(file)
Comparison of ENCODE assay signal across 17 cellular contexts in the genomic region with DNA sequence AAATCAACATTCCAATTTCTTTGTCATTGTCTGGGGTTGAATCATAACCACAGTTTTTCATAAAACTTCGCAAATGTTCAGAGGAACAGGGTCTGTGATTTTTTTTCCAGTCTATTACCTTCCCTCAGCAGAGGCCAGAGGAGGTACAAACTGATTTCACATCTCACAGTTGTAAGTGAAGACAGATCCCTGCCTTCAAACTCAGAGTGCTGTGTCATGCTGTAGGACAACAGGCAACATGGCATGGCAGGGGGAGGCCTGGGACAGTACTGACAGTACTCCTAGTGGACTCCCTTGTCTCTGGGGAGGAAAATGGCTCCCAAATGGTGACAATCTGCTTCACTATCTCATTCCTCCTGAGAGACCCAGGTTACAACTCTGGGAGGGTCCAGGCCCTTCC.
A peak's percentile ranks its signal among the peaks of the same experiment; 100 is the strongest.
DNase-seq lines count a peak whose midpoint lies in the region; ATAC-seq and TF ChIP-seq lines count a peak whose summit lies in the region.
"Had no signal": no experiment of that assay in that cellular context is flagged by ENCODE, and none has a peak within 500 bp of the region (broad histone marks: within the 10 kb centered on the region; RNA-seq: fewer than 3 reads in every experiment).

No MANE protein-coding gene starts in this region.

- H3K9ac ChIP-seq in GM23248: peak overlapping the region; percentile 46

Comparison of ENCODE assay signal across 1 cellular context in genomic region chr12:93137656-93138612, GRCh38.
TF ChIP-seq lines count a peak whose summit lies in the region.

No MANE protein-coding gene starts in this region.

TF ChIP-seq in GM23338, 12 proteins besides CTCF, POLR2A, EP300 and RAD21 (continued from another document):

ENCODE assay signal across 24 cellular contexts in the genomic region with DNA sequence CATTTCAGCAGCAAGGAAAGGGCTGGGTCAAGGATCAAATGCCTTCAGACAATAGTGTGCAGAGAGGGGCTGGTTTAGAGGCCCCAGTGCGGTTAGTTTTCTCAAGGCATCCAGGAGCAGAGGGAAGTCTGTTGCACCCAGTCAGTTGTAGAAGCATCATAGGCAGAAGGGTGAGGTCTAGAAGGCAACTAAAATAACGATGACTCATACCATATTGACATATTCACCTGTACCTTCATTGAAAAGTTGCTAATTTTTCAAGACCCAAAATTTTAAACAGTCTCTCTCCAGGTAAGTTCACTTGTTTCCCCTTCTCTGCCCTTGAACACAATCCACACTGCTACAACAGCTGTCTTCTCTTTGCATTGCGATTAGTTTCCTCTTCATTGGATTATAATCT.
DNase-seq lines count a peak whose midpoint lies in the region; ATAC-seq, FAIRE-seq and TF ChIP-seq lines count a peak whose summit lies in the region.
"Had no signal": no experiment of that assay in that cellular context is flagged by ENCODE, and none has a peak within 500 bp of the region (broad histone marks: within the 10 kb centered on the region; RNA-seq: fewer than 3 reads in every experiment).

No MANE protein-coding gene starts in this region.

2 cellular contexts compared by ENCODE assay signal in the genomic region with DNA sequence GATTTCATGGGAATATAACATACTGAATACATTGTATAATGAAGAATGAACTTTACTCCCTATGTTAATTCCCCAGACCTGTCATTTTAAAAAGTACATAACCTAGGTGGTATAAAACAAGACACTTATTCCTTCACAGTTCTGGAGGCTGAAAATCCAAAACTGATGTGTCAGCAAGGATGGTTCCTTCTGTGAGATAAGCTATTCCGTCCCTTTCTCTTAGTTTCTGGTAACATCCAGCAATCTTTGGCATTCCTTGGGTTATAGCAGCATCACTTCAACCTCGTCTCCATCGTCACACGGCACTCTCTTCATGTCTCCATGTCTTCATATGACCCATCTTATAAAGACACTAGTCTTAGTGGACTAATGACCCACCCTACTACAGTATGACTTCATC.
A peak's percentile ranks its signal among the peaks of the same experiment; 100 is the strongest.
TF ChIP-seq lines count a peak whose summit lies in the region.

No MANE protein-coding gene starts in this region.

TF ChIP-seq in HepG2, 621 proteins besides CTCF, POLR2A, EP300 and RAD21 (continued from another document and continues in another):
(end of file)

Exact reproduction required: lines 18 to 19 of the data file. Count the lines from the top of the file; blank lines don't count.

No MANE protein-coding gene starts in this region.

TF ChIP-seq in HepG2, 621 proteins besides CTCF, POLR2A, EP300 and RAD21 (continued from another document and continues in another):